If an email subject field was obviously from a private commercial or clearly personal nature, that should not be opened, if it were to contain a works order number or subject which was work related that WOULD be open to examination.

Dancing on a pin head....  Emails and internet tracking are entirely appropriate management tools when appropriately deployed.
Don’t get too hung up on training….
You’d be better off focussing on competence and frankly, a lot of so-called training is little more than a perpetuation or parroting of a general lack of intelligent analysis.
I’d take an enquiring mind over a ‘trained’ droid any day of the week and twice on a Coronation bank holiday weekend.
Here’s the HSE definition of a competent person - A competent person is someone who has sufficient training and experience or knowledge and other qualities that allow them to assist you properly. The level of competence required will depend on the complexity of the situation and the particular help you need.

The most important word in that entire passage is OR!

I can’t even remember the last time I attended any formal data protection training but frankly, so what, the perspective I have advocated, whilst obviously unpopular, is clearly unassailable.
0 votes
Data Protection protects peoples personal data. The email accounts should only be used for council activities so there should not be any personal data revealed unless the clerks have been using the email addresses for personal use (should be a policy forbidding this). Lots of companies use shared inboxes where many people can see all the emails in that inbox.
by (4.6k points)
–2 votes
It is perfectly reasonable, in fact it should be stated in IT / communications policies, that all 'work' email addresses may be monitored at any time by a properly authorised person.

If, for example, a council provides a dotGov email address to Cllrs and employees, they should all be made aware that their communications via this account are subject to scrutiny.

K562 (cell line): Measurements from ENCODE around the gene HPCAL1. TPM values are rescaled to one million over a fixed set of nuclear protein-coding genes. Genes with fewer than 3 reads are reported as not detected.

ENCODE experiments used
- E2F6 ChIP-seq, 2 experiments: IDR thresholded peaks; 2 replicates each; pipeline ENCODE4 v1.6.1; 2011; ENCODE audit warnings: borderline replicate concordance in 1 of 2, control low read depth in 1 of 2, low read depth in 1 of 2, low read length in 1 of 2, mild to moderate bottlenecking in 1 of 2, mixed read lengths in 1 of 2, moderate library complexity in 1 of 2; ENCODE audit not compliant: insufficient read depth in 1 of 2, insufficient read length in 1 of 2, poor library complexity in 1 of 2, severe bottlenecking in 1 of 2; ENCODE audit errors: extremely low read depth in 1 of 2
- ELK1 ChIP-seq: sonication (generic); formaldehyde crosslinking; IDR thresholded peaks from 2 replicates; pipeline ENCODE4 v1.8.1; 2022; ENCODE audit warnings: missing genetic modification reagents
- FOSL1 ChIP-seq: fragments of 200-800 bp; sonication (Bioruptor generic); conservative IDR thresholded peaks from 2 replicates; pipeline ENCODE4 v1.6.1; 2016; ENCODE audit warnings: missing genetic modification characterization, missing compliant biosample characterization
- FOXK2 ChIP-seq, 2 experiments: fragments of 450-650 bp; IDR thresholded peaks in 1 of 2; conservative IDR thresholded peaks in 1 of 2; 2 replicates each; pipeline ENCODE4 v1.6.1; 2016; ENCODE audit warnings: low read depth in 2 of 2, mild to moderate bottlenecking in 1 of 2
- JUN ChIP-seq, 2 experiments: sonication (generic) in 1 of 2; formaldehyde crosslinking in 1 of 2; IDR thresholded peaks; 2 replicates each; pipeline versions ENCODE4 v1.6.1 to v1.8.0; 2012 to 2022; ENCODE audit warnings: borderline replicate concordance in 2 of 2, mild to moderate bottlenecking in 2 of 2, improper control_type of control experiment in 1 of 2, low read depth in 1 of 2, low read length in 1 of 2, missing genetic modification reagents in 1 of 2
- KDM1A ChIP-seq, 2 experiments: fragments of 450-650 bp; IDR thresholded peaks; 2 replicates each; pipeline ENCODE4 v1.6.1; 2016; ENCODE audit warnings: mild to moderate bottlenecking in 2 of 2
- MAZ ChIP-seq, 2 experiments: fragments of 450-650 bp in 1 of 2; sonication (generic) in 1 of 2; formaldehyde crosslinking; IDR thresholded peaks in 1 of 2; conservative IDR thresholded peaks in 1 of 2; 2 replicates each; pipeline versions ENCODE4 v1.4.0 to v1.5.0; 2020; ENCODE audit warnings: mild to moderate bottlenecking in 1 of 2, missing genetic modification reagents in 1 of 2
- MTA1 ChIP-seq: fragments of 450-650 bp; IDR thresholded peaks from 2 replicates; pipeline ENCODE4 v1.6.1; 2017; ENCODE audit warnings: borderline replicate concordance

It doesn't surprise me that clerks, cllrs and even IT companies fail to understand this basic function.
If an FoI request is received, the duly authorised person must have access to ALL email accounts in order to accumulate data which matches the search criteria.

Any employer can access the emails of any employee on work provided email platform.  Similarly, they can access internet search history if they want to.
by (21.3k points)
Tragic that there are 2 people that are SO poorly informed as to think it appropriate to click the down vote button on a matter of FACT which they are obviously ill informed.

Whoever you 2 are - YOU are a major part of the observable problem with local government.
0 votes
Big Brother is watching! When you say monitoring, do you mean reading? I fail to see how this makes their work balance easier. Have the staff requested support, or is this just unwarranted interference?

Employers have the right to view messages sent by their employees using work emails, but they must have a valid reason to do so and must inform them beforehand, usually via a written policy or within the terms of a contract of employment. General monitoring or monitoring by more than one person is considered a breach of the right to privacy.
by (53.3k points)
It’s not that I don’t want to accept it at all.

The .gov link says that employees should be told that they are being monitored. They were not told for some time that monitoring was taking place.